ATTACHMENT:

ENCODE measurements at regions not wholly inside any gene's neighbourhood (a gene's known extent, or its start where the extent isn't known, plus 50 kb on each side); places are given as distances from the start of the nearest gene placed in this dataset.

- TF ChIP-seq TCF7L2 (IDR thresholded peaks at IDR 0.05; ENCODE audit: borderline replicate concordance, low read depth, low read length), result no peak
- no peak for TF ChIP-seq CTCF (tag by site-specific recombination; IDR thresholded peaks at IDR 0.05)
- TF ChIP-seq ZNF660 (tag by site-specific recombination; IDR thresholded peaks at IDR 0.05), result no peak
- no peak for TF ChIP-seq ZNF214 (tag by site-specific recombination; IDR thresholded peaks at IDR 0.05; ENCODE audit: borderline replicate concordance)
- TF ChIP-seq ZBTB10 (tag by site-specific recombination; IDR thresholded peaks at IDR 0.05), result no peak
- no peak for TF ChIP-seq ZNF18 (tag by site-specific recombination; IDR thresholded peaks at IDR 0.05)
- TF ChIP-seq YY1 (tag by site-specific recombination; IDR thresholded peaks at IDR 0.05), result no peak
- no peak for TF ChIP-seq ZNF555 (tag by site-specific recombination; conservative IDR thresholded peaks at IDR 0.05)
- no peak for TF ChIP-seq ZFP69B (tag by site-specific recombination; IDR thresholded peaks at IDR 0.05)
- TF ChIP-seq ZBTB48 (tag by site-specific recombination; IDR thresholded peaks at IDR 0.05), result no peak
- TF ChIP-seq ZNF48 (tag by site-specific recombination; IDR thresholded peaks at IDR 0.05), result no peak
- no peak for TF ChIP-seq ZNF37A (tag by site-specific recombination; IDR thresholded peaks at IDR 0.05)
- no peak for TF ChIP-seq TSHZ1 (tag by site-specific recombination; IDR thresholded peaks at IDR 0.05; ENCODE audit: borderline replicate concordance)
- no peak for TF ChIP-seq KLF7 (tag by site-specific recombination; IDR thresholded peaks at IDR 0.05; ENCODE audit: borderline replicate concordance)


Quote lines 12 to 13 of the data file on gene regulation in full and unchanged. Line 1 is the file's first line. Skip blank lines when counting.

- TF ChIP-seq ZNF48 (tag by site-specific recombination; IDR thresholded peaks at IDR 0.05), result no peak
- no peak for TF ChIP-seq ZNF37A (tag by site-specific recombination; IDR thresholded peaks at IDR 0.05)